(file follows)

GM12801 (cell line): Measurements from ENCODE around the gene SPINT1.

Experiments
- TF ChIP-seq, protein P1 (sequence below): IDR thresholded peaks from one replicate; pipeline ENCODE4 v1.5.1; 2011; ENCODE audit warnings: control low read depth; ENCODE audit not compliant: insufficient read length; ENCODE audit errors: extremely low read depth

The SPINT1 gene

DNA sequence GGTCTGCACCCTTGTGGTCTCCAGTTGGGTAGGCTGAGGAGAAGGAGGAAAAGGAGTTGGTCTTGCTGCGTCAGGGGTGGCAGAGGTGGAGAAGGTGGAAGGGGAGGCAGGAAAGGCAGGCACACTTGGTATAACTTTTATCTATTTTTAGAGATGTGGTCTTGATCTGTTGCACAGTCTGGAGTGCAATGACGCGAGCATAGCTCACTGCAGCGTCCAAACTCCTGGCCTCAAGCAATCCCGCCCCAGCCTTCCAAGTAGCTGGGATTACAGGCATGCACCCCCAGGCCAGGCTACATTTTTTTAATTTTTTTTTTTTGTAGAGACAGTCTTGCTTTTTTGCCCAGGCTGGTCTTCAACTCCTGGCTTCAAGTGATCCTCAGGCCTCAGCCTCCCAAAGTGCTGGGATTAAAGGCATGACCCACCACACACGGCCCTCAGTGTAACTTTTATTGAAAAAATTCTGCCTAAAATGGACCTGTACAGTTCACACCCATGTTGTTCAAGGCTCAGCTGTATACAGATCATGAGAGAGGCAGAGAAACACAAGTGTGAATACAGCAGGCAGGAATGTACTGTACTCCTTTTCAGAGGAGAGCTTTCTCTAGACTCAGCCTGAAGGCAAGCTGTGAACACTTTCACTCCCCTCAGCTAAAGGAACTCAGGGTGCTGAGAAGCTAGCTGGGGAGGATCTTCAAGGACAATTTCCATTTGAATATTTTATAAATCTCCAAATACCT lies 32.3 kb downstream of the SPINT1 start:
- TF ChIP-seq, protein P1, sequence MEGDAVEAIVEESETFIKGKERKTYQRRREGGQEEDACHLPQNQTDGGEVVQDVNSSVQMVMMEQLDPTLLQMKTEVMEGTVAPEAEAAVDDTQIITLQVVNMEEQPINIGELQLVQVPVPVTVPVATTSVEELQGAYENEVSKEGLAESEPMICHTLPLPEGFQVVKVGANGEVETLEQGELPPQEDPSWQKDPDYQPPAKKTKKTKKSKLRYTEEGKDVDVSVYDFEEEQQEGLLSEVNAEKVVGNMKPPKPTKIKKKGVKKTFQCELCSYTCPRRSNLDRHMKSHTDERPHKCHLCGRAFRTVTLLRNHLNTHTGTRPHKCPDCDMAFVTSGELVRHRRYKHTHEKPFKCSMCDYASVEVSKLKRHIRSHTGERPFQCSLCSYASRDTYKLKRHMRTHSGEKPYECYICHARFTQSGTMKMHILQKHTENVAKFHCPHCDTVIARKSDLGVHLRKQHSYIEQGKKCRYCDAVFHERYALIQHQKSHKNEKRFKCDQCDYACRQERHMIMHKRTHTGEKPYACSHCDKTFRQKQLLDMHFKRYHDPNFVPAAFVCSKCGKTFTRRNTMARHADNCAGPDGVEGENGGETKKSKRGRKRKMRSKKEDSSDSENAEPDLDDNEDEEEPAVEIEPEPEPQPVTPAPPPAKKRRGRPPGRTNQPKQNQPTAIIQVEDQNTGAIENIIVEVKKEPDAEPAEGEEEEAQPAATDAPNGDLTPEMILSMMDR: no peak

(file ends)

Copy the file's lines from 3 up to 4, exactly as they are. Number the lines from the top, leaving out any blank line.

- TF ChIP-seq, protein P1 (sequence below): IDR thresholded peaks from one replicate; pipeline ENCODE4 v1.5.1; 2011; ENCODE audit warnings: control low read depth; ENCODE audit not compliant: insufficient read length; ENCODE audit errors: extremely low read depth

The SPINT1 gene